CLAS websites do not use underlining in the text editor for style. Boldface and italics are okay. This is because underlining has become synonymous with linking: where there's an underline, users assume there's a link.
Use a numbered list only when you want to emphasize a numerical order. Use bullets in all other cases, but remember that both numbered lists and bulleted lists are lists and should be populated by more than one list item. Use the list buttons in the text editor toolbar to create lists; they will insert bullets and numbers for you. Do not use keyboard shortcuts to insert bullets or use asterisks.
For more information, consult the W3C guide.
In Drupal's Edit mode, hitting the Enter key once will create a double line break. If you want a line of text to appear directly beneath another line of text (or an image, etc.), create a single line break by holding down the Shift key and pressing Enter.
The man forgot to eat breakfast. (Now I will press Shift + Enter.)
He was hungry all day. (Notice how the new text appears on the very next line; this is called a single line break. In HTML, it is represented by the <br/> tag.)
The man forgot to eat breakfast. (Now I will press Enter.)
He was hungry all day. (Notice the double line break. In HTML, this is represented by the <p> tag.)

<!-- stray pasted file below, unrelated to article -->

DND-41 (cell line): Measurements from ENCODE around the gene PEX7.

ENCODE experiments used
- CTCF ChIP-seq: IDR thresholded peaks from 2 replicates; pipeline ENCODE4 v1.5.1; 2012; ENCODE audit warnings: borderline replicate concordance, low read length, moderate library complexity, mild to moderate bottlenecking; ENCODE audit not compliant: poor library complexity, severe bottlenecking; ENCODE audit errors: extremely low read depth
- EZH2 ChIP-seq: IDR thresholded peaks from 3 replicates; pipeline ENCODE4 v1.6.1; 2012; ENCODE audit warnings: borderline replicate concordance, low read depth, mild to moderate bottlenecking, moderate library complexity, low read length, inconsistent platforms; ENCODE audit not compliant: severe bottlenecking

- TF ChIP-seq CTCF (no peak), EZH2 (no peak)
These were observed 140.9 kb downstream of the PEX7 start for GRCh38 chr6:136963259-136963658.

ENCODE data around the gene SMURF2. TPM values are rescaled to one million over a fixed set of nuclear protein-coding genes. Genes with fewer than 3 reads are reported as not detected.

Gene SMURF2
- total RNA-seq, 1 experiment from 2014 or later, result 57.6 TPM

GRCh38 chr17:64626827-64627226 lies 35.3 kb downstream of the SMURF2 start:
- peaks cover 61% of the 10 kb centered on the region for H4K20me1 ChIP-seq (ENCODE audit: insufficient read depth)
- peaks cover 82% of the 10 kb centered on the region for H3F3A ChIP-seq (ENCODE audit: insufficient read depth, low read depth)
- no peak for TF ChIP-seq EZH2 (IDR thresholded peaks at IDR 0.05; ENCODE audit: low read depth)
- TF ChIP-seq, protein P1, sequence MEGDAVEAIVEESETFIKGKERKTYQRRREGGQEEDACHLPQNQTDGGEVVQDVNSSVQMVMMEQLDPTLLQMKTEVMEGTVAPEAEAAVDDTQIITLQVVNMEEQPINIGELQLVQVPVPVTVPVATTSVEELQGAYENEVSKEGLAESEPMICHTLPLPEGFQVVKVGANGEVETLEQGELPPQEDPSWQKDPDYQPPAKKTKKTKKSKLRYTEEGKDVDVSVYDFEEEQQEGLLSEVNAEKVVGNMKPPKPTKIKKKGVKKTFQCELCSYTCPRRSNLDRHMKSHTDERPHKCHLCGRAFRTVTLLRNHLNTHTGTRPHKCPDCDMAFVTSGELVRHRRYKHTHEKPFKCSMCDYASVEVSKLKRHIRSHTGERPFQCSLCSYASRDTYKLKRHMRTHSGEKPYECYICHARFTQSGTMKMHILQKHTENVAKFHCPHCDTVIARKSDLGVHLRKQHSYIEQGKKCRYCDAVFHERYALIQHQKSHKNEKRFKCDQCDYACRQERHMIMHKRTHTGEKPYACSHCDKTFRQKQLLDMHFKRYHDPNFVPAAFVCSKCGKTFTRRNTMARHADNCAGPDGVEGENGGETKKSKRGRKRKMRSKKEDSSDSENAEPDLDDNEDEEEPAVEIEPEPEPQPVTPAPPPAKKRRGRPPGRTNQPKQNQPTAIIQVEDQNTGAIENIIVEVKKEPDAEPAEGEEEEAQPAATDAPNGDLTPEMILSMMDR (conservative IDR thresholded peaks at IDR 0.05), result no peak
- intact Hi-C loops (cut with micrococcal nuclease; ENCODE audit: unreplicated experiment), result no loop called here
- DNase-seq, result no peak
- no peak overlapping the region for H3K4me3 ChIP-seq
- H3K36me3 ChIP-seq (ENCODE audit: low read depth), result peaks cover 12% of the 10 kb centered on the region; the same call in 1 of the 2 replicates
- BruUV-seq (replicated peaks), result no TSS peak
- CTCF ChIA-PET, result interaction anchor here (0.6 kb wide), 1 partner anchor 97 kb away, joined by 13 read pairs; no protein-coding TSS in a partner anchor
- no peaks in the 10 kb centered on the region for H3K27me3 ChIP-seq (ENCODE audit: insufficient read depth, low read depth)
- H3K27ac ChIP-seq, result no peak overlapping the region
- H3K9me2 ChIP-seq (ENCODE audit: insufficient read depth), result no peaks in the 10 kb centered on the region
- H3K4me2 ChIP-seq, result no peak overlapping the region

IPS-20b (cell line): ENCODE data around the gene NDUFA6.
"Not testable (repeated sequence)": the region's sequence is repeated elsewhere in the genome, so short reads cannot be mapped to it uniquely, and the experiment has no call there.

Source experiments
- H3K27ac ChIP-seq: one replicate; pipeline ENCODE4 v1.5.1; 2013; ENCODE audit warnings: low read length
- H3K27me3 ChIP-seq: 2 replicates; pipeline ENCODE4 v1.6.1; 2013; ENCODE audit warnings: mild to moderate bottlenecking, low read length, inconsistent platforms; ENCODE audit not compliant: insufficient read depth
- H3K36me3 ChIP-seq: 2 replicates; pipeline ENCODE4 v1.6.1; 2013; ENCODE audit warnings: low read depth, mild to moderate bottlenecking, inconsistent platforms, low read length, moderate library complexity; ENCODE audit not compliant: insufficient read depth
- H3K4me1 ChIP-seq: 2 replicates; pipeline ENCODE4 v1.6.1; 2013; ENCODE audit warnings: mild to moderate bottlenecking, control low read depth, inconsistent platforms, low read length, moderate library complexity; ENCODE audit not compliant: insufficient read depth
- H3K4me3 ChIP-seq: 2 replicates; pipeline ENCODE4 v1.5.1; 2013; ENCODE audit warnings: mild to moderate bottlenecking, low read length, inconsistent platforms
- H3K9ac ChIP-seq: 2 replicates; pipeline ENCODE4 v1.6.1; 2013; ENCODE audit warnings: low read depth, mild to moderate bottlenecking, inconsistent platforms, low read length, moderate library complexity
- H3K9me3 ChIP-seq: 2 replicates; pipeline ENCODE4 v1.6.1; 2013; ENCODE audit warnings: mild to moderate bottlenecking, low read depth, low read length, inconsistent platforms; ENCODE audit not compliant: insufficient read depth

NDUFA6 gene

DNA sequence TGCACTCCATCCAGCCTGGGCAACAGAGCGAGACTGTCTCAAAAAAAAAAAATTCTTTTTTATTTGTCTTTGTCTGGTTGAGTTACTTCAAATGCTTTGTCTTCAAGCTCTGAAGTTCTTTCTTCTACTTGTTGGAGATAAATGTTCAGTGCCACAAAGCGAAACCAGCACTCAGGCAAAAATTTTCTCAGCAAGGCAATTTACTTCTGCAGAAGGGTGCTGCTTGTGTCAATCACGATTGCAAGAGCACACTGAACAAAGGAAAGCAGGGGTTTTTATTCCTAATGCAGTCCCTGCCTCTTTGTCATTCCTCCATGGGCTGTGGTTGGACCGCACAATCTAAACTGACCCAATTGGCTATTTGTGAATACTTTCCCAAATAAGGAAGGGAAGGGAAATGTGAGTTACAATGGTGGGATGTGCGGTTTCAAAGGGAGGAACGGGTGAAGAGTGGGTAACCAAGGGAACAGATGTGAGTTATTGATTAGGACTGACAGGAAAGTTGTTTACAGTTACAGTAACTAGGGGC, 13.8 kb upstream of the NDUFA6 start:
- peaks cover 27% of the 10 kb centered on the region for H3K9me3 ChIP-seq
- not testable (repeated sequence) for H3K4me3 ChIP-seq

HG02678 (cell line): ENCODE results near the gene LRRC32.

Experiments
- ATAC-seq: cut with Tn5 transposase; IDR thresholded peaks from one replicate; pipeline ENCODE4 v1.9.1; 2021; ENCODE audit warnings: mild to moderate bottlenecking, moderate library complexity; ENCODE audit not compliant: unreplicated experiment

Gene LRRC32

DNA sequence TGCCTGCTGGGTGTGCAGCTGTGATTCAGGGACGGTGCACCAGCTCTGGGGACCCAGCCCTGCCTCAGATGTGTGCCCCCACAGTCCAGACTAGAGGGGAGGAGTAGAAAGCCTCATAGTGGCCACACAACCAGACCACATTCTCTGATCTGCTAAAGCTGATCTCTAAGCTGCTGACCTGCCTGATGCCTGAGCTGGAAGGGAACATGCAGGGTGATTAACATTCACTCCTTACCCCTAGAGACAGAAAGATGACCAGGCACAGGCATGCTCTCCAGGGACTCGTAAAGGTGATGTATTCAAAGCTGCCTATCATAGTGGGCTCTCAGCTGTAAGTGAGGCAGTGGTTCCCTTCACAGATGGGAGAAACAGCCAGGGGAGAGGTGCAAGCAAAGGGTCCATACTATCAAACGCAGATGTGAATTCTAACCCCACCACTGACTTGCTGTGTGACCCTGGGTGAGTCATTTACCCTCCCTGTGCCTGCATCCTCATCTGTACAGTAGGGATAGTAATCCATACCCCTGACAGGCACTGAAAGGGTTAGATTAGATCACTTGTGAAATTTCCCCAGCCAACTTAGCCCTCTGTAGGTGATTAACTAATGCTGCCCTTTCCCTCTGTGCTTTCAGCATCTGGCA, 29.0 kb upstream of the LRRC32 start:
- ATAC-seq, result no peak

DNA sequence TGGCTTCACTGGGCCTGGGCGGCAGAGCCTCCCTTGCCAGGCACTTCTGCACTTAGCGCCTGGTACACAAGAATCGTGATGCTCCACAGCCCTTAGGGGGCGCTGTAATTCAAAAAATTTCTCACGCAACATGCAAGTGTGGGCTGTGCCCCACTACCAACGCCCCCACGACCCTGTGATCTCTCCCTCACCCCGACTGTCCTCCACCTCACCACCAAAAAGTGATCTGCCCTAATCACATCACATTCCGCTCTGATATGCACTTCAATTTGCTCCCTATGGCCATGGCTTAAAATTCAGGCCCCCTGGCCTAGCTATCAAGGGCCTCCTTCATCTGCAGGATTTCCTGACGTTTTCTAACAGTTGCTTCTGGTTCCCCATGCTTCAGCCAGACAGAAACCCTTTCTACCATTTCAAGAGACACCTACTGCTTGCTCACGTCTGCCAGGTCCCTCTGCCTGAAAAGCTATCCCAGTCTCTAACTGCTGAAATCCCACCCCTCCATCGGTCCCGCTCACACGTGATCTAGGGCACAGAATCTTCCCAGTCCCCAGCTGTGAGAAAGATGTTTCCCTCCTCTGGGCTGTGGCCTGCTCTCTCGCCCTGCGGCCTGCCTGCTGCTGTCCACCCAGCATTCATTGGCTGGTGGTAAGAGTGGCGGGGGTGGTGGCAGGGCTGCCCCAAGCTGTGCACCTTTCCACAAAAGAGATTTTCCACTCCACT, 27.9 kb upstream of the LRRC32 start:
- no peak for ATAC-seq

It's easy to make mistakes when updating a web page. The text editor toolbar has two helpful options. If you click the "ABC" icon on the left (see below), Drupal will run a spell-check on the entire body area at once. If you click the "ABC" icon on the right, Drupal will check your spelling as you type, underlining misspelled words like a word processor does. Both are excellent tools to ensure your text is free of typos.
Most word processors automatically convert two hyphens (--) into a dash (—). The Drupal text editor does not. You may use two hyphens (do not use a single hyphen with spaces on either side), or you can create a smooth dash using the following keyboard shortcuts. On a PC, hold down the ALT key and quickly type 0151. On a Mac, press the following keys together: Option, Shift, Hyphen(-).
If you tend to put two spaces after ending punctuation marks, please use only one when you are editing online. (The two-space convention originated with typewriter use — and is no longer needed).
The University of Iowa has an editorial style manual that guides proper style for all public communication. We use AP style, with some exceptions. Visit the university brand website for sample messaging and to download the latest version of the style guide.
Check your site for broken links on a weekly basis, to ensure that your site remains usable and credible.
Users should know where the link will take them before they click. Hyperlink descriptive text in your page copy. Do not use click here for hyperlink text.
- No: For more information, click here. [More information about what? What will the user find "here"?]
- No: For more information about our Graduate Program in XYZ, click here. [This is better, but "here" is such a small word; users may not notice that it is linked.]
- Yes: Read more about our Graduate Program in XYZ. [very clear; action-oriented]
- OK: For more information about our Graduate Program in XYZ, visit https://grad.uiowa.edu. [This can work if the link is short, or if you want the user to take particular note of the URL.]